The Bashar regime greatly profited from the situation of being a necessary ally of the Russians and this allowed it to oppose the revolution with determined resistance. There are also weak points intrinsic in the Syrian revolution for which the West is also to blame: the opponents are extremely heterogeneous and when at the beginning we should have helped them, we left them alone. But on their own they did not have sufficient strength to overturn the Assad regime which was strongly supported by the Russians, Chinese and Iranians.



Did the West therefore lose the chance?


I think so. It lost the chance from the political point of view, in the sense that it is sufficient to look at the frontiers of Syria to realize that it is a country central in a neuralgic area of the world. But above all I would say that it lost an occasion from the ethical point of view in the sense that the refusal, the cowardice, the miserable and short-sighted consideration of the interest of the time, did not encourage the West to help the Syrians because this could have been at a high price. The sin is ethical before being geopolitical. If Syria really becomes the first territorial state of international Jihadism, it will be able to provoke damage beyond the borders of the Middle East.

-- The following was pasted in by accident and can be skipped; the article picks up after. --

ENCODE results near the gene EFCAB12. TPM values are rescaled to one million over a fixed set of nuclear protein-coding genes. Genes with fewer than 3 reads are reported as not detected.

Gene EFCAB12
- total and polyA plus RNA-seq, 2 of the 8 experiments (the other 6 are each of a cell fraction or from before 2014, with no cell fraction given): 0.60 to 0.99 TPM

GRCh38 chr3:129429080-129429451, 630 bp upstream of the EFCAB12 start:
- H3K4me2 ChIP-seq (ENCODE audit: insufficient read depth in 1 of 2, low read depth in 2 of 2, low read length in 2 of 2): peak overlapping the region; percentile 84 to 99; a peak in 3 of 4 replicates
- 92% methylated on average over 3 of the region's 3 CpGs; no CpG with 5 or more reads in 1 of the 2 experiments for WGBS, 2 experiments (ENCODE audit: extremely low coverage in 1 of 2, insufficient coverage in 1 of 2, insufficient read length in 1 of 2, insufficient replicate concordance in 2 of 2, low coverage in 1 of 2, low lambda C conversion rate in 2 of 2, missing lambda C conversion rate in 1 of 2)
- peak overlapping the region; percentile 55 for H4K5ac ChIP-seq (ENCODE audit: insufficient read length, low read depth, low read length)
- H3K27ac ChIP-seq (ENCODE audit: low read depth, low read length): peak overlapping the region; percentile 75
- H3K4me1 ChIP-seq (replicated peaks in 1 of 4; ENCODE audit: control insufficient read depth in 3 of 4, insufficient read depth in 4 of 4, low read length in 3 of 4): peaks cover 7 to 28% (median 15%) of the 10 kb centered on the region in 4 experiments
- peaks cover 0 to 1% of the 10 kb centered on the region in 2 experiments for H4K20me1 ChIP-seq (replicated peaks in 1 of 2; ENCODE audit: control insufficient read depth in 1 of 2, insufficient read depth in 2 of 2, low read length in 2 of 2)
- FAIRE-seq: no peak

How did your kidnapping influence, if it did influence, your way of judging the Arab springtime?


The Arab Springtimes had flourished and died even before I was kidnapped. I went to Syria at the beginning of April when the situation in Egypt was already wildly compromised by the terrible and unnatural pact between the Army and the Muslim Brothers, which was strangling the Tahir square revolution. Tunisia was already suffering with an-Nahda in power and the Salafis uncontrollable. Libya was in chaos. Certainly at the beginning because of the intrinsic energy which developed on the streets and in the clashes between generations , I believed that the Arab Springtime could bring about much bigger and important changes to what we now see, in spite of the fact that the weak points linked to the absence of an elite and the lack of a political project which was not Islamic (the Islamists have one, while the others hope for one, dreams without political projects) were clear. But that story was already old at the moment of my capture. Syria is simply the last step of a previous delusion.



Do you believe that the so-called “moderates” can dominate the opposition and then also Assad? Do some support this aspect of the revolution?